God bless you. drop me a line if you want. I don’t have a blog, sorry, I am part Amish. 8-)

  42. Banjo pickin' girl, ionfairymsms 'at'netscape says:

    James, Oops.

    I have a problem with technology, as you can see. 8-)

  43. I am not Spartacus says:

    Not until after the reformers are gone will the current young be able to return the church to tradition

    Well, we shall see.

    In the meantime, wouldn’t it be great to have a contest to see who had been at a Mass where there were more EEMs that souls in the pews?

    The “winner” would receive a partial indulgence from a masculine traditionalist Bishop.

  44. Roland de Chanson says:

    Dear Hidden One (Latens optime!),

    No, you are not too harsh and yes, I am to a certain extent a satirist.

    You make excellent points and I thank you for them. I will not attempt to refute them because I do agree in many cases. I greatly admire and respect your intellectual assent to Catholicism but I would caution: it was not intellectual assent the prompted the “Lord, remember me when Thou comest into Thy kingdom” of the Good Thief, nor the “Lord, I am not worthy that Thou shouldst enter under my roof” of the Roman centurio. Conversion is of the heart not the mind. I was born and raised Catholic, when the Church was the Church, and though my mind has often rebelled, my heart has never. Thus my genuine ire, though expressed satirically. Satire is, after all, a Roman invention.

    I will only say that Ratzinger would be well advised to celebrate the old liturgy openly and often. He is a great theologian and superb homilist but acta potius quam dicta will win the day. Take the Lord’s words without his deeds and you have a mere buddha. And we’ve already had that idolatry at Assisi.

    I long ago attended a Russian Orthodox Church (during the ROCOR / Metropolia schism) when the first fruits of V2 and the liturgia laesa were beginning to rot on the vine. Previously I had for a while attended an Eastern Rite Russian Catholic Church, which closed because the aging congregation was dying out.

    My opinion of the Byzantine liturgy and chant is just that, an opinion. But if liturgy and chant are the chaos and cacophony I witnessed on Easter Sunday, then I think the Gates of Hell have prevailed. A fifty mile-an-hour “procession” to the tune of Beethoven’s Ode to Joy, the placing and arranging of the sacred vessels on the “altar” by a “server” (a boy, in this case, but probably Pentecost will be for the girls), seance-style hand-joining or palms-up posturing during the Lord’s prayer, chummy hugs and vigorous hand-pumping among the well-met boon companions of the pews, the palming off of “hosts” by a troop of god-sparked daughters of Elysium in what passed for communion, breezy post-communion pew chats more raucous than happy hour at the pub — this truly is profanation. The only Truth spoken by the “presbyter” (apparently the fellow sitting off to the side who dropped in to make the “homily”) was in the words “He is not here.” I suppose Scripture should have an element of the ironic.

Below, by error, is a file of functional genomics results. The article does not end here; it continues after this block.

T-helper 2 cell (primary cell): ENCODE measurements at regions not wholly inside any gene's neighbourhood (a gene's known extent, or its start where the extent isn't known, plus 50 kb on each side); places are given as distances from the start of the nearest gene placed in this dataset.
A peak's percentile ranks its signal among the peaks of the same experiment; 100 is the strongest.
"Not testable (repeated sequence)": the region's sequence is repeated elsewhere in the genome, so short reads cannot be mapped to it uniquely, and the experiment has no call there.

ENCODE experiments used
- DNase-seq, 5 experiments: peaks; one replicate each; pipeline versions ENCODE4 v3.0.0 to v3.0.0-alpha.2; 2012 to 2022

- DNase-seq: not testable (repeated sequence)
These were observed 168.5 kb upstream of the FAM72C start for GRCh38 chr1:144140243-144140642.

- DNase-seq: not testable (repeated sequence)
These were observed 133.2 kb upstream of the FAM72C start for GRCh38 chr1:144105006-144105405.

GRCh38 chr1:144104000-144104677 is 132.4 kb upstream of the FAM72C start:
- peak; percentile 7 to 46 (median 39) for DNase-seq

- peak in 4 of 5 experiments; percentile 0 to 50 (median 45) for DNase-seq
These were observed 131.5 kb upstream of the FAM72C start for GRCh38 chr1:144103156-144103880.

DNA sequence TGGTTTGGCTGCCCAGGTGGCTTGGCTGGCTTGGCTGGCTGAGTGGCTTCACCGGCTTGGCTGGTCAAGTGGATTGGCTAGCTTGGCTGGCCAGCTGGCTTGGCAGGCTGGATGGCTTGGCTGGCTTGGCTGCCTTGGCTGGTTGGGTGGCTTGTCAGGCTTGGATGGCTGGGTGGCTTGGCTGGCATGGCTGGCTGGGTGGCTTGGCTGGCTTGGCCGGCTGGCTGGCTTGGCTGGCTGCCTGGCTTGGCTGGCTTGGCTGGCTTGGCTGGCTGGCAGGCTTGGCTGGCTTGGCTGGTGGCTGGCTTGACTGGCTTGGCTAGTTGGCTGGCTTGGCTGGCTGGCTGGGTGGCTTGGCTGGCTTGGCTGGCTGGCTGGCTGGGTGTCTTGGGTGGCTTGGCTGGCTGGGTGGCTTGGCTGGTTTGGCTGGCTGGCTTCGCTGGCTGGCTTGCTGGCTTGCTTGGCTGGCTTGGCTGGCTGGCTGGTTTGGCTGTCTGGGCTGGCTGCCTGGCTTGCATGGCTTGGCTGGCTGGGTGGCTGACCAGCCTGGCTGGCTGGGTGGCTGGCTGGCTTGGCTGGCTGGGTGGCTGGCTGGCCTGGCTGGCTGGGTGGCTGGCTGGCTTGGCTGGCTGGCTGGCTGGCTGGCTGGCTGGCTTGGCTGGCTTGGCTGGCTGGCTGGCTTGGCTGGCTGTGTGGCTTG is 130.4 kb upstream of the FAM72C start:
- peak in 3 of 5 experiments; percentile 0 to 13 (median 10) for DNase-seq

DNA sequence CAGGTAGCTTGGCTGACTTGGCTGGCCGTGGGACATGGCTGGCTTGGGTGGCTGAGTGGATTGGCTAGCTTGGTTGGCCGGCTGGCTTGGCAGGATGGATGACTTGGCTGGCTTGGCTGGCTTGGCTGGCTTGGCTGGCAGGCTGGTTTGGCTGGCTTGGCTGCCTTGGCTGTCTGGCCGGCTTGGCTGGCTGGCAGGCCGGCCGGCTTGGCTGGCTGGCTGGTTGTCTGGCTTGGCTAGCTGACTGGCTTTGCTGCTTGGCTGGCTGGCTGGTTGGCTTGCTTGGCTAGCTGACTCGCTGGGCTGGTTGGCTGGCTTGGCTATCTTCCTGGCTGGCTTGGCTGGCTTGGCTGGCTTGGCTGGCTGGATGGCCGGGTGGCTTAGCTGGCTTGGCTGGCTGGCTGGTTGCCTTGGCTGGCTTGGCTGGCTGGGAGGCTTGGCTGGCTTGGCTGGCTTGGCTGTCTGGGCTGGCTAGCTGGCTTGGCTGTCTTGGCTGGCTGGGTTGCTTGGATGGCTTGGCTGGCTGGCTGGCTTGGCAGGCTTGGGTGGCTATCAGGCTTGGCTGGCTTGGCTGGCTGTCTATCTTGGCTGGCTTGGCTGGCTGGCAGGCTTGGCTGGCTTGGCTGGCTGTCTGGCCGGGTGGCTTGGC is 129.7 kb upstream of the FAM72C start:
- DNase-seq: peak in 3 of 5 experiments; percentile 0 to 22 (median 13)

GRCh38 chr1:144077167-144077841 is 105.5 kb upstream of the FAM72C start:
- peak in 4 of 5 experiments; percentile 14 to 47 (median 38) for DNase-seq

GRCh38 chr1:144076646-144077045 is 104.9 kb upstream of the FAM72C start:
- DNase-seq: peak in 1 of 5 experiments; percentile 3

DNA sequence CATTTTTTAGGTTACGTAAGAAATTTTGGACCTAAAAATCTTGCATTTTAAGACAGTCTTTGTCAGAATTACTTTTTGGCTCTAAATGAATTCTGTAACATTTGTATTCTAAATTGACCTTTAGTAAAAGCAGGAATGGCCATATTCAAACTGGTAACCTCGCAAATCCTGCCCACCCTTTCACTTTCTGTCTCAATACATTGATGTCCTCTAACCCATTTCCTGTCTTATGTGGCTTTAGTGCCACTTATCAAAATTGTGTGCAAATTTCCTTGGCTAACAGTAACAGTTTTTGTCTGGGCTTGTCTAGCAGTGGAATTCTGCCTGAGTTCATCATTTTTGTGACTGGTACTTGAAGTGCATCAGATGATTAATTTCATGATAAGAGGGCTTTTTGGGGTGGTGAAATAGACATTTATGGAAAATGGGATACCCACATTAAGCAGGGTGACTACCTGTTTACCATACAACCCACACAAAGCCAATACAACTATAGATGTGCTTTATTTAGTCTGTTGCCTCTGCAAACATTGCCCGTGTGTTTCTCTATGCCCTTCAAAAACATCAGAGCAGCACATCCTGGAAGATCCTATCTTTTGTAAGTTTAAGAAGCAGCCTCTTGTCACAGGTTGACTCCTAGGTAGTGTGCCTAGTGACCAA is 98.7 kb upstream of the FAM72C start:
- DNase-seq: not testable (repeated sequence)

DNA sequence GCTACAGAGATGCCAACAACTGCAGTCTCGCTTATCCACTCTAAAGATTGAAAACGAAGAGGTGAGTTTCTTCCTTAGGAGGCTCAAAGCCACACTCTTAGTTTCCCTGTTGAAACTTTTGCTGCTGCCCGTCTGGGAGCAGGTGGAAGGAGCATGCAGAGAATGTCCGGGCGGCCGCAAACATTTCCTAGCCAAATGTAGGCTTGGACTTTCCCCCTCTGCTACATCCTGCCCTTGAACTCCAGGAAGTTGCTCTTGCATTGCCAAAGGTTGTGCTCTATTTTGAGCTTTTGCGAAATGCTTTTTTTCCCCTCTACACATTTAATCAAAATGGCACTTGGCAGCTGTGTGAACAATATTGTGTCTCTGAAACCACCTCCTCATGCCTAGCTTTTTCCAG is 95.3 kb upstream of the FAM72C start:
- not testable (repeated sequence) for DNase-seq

You are right: I do stand in defiant opposition, but not to the Catholic Church. Rather to the pseudo-masonic crypto-protestant institution it has sadly degenerated into. If you fell into a coma in 1965 and woke up in 2005 (I suppose there are worse ways of spending those two score years) you would swear that the Reformation had belatedly come to Rome. Hermeneutic of continuity? Doubleplus ungood.

    Who gets through the Pearly Gates is not up to any of us to decide. I will only echo the words “Hier stehe ich. Ich kann nicht anders. Gott helfe mir.”

    On second thought, maybe I shouldn’t push my luck and find some other guy to quote. :-)

  45. RichR says:

    Spartacus,

    Now that I re-read it, I apologize for being quick to get defensive.

  46. Maynardus says:

    I was recently in a church whose sanctuary had been \”enhanced\” in the post-Conciliar period. Around the angular perimeter of the raised sanctuary floor were round brass plates at regular intervals, each with a sort of socket in the center. At first I thought they might be vestiges of a long-extinct altar rail, but then realized that the original rail would have been in a different location and congifuration. Overcome by curiosity I asked one of the locals. \”Those are for the stanchions for the velvet ropes – we put them up during tourist season to keep people from wandering through the Sanctuary\”. For once I was rendered speechless!

  47. Charles R. Williams says:

    Roland,

    You need to find a Byzantine Rite Catholic parish and leave your baggage at the door. There is plenty of time to think through the papacy once you have found some peace.

    Your baggage is dragging YOU down.

    The things you say resonate with me and with many others but to indulge these thoughts is spiritual poison. Flee. Fast. Pray. Engage in charity. This is the Christian life. Time is short.

  48. michigancatholic says:

    Dear “I am not spartacus,”

    Unnecessary use of EMHCs has been defined formally as an abuse by the Holy See many times.

    http://www.fargodiocese.org/educationformation/evangelization/Confirmation/RegardingTheCollaborationOfTheNon.pdf
    http://www.liturgyoffice.org.uk/Resources/GIRM/Documents/GIRM.pdf

    Please do homework.

  49. Simon Platt says:

    Dear Michigan Catholic,

    He was joking. I for one appreciated it.